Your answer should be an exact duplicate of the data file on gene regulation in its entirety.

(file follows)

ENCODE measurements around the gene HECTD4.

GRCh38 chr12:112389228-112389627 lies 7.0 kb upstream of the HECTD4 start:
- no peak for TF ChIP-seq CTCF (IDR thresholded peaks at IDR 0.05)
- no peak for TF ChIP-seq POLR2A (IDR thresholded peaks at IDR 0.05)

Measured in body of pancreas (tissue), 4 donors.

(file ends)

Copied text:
ENCODE measurements around the gene HECTD4.

GRCh38 chr12:112389228-112389627 lies 7.0 kb upstream of the HECTD4 start:
- no peak for TF ChIP-seq CTCF (IDR thresholded peaks at IDR 0.05)
- no peak for TF ChIP-seq POLR2A (IDR thresholded peaks at IDR 0.05)

Measured in body of pancreas (tissue), 4 donors.